The phonetics are excellent and spelling training begins right away. Also another awesome way to reinforce reading.
Cons: in some ways it is a con, cle so effectively teaches the principles from the start, that as a consequence I had to have my third grader go back to the second grade reading and language so she would not miss the skills. So as a con, you almost have to work through every lesson to pick up the skills needed.
I love cle and plan for everyone of children to work through the kindergarten and first grade work.
So I actually found this last year and tried to implement it and we were just not ready yet. Well as we approached December, I realized it was time to see if it was a fit again. Sure enough it is a good fit now. A bit of background, I actually heard Art Robinson on Moody radio a few years back, he and his wife homeschooled their 6 kids. She got sick and died within 24 hours. He decided to continue homeschooling them but did not have time to teach them. So he did an experiment that worked. He first liked the math they had, so he had them do 2 hours of math, if that ment 1 lesson or 2 or even half a lesson, this is what they did. They used Saxon 5/4 and up only. Next, he required his kids to write every day. When they were young, this was in the form of copy work, as they got older it was an essay. Next he put good books in front of them. He packaged his curriculum up with the course of study that has stand alone value in its self. Then he has a collection of the enough books to give a 12 year education that you can convert to an e-reader pr print. He has a 2 hour video where he fully explains on his website. He is no nonsense or frills.
Pros: this is cheap with a mastery of the three Rs, arithmetic, reading and writing. Although the focus is just this and not social studies, science and everything else, it is enough. You have a wonderful experience in nature and experiments from the literature and an amazing basis of history. The vocabulary is amazing. You essentially do the parenting of teaching your child to learn and then be responsible for their own education.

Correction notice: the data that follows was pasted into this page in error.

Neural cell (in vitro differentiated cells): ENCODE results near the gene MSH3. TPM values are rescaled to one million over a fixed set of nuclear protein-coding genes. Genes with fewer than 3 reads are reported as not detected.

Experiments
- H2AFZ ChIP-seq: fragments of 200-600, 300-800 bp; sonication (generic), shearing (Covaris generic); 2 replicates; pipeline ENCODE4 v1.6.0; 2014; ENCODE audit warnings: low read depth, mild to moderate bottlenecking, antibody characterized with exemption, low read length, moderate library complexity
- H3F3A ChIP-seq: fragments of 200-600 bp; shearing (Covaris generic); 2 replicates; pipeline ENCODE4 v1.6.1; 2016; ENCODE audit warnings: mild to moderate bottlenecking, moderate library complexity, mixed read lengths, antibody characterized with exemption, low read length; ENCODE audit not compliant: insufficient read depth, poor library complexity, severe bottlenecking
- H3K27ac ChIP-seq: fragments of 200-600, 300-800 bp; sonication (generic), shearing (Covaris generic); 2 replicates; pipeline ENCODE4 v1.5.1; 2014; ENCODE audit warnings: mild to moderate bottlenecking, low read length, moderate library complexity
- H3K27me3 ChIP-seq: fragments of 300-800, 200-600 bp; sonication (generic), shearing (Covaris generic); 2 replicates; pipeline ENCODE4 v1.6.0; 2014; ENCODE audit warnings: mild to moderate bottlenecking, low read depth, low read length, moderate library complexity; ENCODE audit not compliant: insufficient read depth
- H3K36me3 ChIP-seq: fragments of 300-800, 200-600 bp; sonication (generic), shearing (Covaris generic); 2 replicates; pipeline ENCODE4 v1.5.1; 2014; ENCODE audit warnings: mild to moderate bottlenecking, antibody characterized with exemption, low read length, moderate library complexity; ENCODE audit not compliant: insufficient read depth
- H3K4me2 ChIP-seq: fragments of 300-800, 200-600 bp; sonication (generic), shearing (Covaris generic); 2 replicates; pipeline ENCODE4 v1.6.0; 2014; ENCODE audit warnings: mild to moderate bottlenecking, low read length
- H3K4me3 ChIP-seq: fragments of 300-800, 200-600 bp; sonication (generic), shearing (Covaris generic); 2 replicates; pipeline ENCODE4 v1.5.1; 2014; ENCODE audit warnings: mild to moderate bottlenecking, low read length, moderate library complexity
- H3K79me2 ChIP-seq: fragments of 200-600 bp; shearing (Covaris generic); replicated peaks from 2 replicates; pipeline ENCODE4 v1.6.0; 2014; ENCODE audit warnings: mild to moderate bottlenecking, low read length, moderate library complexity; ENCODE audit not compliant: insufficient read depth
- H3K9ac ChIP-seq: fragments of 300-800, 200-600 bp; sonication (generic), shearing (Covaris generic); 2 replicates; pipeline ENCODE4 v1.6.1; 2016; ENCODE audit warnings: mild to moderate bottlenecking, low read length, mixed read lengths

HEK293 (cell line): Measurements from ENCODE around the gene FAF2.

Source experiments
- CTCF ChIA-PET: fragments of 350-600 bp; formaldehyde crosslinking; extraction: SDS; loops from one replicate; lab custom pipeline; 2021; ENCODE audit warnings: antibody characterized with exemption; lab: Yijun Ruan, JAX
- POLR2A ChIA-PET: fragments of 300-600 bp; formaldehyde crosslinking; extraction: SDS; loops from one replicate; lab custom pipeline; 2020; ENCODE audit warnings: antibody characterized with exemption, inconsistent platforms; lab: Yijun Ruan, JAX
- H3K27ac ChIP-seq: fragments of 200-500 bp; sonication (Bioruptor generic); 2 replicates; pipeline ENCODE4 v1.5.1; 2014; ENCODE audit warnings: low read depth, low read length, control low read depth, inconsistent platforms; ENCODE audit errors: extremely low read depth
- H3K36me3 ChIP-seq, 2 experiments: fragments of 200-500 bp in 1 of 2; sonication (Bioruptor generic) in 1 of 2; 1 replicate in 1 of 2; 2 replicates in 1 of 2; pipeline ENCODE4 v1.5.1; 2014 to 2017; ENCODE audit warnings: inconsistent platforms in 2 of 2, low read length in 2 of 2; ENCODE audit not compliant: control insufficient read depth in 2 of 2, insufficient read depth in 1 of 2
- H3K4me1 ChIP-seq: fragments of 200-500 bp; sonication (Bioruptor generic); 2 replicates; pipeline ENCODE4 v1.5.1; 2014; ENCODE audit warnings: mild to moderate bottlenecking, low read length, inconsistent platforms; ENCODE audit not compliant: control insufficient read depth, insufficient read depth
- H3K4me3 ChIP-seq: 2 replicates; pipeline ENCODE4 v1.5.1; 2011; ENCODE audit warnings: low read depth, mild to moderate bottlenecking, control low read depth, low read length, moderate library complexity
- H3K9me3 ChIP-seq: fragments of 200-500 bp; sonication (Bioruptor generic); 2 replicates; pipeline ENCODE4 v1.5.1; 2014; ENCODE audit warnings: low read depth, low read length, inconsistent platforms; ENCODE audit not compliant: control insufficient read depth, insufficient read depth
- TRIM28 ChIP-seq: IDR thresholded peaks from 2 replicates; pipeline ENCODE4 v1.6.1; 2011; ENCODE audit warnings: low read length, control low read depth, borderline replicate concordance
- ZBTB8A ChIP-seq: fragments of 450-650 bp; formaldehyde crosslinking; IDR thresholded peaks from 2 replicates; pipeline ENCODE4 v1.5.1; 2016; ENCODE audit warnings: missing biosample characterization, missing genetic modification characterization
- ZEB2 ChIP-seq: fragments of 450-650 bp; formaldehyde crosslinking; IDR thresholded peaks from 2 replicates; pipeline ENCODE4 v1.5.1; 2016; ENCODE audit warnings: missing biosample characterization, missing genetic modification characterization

Cons: although it is a k-12 program, you are required to teach reading before setting them off on their own. Reading is not included, but you are pointed to use a strong phonetic program. You better have a laser printer and a cheap toner source.
I find my children do best when the books are on paper, I keep an electronic reader for when I am in a pinch and need new books now. So I print and bind a months books at a time and it takes me a day. So,entires I am just not in the the mood to do it. You must purchase math separately.
Ultimately, this is what my kids will use with minor supplementing. The rest of my children are in the pursuit to begin program. I tantalize my younger ones by reading them a page from a cool book. For instance, my son was in love with the letter from the author of Josephine Pollards book U.S. grant that states girls will not like this and she wrote it just for the interest of girls. Wow, did my son light up. I read with him the first page and then stopped, telling him he could read this himself as he masters phonetics. It keeps him motivated.
Saxon math 5/4 and higher
my daughter just hated math. It was a useless process as far as she was concern. Well, using art robinson recommendations I started saxon 54. I am using the third and second editions because they are cheap and easy to get on eBay. I purchased initially the textbook, answer keys, and test book. There is so much mastery in the textbook, I feel that the testing is unnesseccary and I will not require it from my kids.
Pros: it is easily purchased for around $40 for everything you need, it is not consumable, so it will be used by all 5 of my kids, making it an $8 investment per child. Since it is out of print, I will more than likely sell it in 9 yrs for $40.
The lessons are laid out with a short warm up of about 4 problems to get the mind warmed up. My daughter usually needs to talk it out with me for the last problem, but gets it on her own with a bit of discussion. She then reads a 2 page lesson with example. Then works 5 problems on what she has learned. Then she works 25 problems from what she has already learned.
The nice part about the 25 problem review is it gives her the practice to master it. And she is given a note to tell her what lesson the problem is from, so she can review the skill.
Cons: you need to have your math facts for at least addition and subtraction when starting and then simultaneously learn multiplication and division. My daughter resented matering the facts. It started catching up with her at lesson 10, by becoming very slow at her work. I made her take a week off to master her facts, it has helped tremendously. Since my son can not read by himself, he has mastered the facts better than her.
Also, your reading comprehension will become obvious. For me this is a blessing to find the weakness of other subjects, so you can correct it. For others I know, this has become an extreme stumbling block that has them disliking their saxon textbook. With discussion with my friend's kid, she quickly concluded it was not the math skills that made it difficult, but the reading.
So as I always say, hopefully we have found our fit and will not be changing anytime soon. I have also found some great supplements that keeps us on course with our Robinson Curriculum (RC), but I will save this for another discussion.
Hope this helps you,